Research by McKinsey around how workers communicate and collaborate using social technologies designed to boost productivity and interaction is quite interesting. It broke down the average workweek by percentage and found the top three were role specific tasks (used up about 39% of the time), reading and answering email (28%) and searching and gathering information (19%). Coming in dead last at only 14% was communicating and collaborating internally. Imagine the impact on your bank if you could get collaboration moved higher on this list.
Running any business, including a bank, is a collaborative effort. That is why it is a bit concerning to find that a survey of executives by Strategic Retreats finds 96% say a lack of collaboration is a main reason for "workplace failures".
To fix this, consider taking a different tactic perhaps. Encourage your teams to tell the top leadership at your bank when they have fresh ideas, concerns or ideas to drive the business forward. Managers that are too nervous to say what they think are more likely to say nothing, leaving management teams to shout into the wilderness only to hear their own voice echo back.
Harvard Business Review recently captured the idea of creative collaboration in one of their articles and we thought it would be worth highlighting.
Banks thrive when there is professional discord and differences of opinion. The goal is not to create hostility, but to build trust that allows everyone to speak freely - even if they don't agree with management. Ideas are more easily inspired and developed this way. For instance, a top manager who doesn't listen to his or her personnel will end up not only disconnected, but also left trying to solve important business issues in a vacuum. Meanwhile, employees that don't have their voice heard will be driven to seek employment elsewhere.
One of the quickest ways to jumpstart a highly collaborative environment is to tell managers that you want one. Next, you have to show everyone that you mean it. Teambuilding is one way to kick this off as it helps to make the group feel comfortable sharing differing points of view. Third, when people disagree with a position, embrace it. Having countering viewpoints, as long as they are offered in a professional manner, are very beneficial when the management team is trying to tackle tough issues. Fourth, be sure to enable all of your reports to think outside of the box, to speak their minds and to question the status quo. This empowers everyone and makes them feel more supported in their roles. That in turn, builds trust, passion and it makes employees feel like an integral part of the team.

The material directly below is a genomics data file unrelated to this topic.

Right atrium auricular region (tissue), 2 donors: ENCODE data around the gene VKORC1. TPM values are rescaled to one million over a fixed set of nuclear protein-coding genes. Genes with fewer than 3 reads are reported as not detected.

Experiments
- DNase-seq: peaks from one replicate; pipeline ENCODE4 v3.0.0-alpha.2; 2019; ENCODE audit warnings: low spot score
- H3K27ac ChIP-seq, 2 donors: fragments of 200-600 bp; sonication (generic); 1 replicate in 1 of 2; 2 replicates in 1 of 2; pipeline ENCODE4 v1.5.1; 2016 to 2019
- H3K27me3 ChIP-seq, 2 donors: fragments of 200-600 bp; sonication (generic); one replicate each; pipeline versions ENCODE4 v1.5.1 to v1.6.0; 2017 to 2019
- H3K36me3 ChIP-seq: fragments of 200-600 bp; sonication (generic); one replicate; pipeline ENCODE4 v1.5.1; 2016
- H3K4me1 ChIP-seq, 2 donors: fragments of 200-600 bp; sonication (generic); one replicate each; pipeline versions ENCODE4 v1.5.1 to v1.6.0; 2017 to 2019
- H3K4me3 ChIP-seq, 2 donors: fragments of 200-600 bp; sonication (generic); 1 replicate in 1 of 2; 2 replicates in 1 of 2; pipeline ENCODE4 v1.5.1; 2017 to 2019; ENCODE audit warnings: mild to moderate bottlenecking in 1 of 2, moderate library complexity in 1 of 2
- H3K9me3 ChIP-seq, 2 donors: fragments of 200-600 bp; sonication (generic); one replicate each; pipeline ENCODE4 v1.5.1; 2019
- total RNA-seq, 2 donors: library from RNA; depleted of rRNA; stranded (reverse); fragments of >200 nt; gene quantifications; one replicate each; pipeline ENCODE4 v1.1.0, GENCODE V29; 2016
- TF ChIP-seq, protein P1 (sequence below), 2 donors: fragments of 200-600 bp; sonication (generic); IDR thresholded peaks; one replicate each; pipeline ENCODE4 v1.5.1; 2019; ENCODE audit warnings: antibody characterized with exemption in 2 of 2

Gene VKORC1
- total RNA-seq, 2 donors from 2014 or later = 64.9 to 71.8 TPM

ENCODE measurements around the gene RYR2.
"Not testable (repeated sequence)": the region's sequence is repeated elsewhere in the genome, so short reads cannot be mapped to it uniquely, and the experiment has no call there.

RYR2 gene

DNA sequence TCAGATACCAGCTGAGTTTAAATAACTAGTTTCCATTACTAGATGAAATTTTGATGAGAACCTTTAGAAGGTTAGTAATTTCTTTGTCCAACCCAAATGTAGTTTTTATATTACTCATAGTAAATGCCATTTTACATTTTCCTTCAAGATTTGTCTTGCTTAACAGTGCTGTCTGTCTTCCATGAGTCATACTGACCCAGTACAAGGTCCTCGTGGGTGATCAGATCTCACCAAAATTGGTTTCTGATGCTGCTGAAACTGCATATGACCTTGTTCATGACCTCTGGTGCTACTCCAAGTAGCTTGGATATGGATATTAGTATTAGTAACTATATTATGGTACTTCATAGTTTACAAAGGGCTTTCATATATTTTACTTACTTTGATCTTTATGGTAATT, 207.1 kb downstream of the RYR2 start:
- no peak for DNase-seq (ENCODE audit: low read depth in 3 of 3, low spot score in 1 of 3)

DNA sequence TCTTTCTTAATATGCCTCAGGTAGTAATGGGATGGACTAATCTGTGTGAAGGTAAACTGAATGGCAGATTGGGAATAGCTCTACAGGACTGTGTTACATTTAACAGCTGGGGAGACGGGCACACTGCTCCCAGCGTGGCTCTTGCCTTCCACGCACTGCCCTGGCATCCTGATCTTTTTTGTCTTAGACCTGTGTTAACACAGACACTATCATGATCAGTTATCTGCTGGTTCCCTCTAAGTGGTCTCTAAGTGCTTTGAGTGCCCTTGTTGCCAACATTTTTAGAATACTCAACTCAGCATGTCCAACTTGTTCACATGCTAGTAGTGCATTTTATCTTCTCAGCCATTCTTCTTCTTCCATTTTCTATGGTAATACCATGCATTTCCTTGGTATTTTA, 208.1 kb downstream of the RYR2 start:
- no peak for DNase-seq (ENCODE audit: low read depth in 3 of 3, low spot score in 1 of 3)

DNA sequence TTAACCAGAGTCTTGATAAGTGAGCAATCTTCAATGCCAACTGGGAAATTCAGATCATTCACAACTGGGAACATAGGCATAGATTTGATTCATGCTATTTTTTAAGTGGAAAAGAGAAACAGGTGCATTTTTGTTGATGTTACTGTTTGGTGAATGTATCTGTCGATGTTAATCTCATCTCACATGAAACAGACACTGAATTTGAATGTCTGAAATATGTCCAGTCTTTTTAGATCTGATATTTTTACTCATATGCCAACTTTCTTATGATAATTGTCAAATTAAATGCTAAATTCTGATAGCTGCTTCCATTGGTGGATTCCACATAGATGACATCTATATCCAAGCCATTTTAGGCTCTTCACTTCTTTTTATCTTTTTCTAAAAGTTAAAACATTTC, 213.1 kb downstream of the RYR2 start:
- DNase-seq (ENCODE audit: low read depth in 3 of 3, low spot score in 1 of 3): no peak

Another tip to build more creative collaboration is perhaps to assign certain roles during meetings. One is the devil's advocate, while another is the logical thinker. Yet another might be the traditional thinker or perhaps a provocative thinker. Having these different roles allows you to thoroughly discuss new ideas from a variety of viewpoints, without forcing anyone to personally take a differing view.
No matter how you approach communication and collaboration, know that it can deliver real value and is worth the effort. Consider that research by Source Consulting finds 75% of employers say teamwork and collaboration is very important but almost 40% of employees say their teammates don't collaborate enough. That hurts the bottom line, because 97% of employees and managers say lack of alignment in a team negatively impacts a task or project outcome. Finally, the research finds 99% of people prefer a workplace where people identify and discuss issues truthfully and effectively, so everyone seems to want this. Bankers can always do more, so perhaps it is time to take another look at how your teams collaborate - team by team.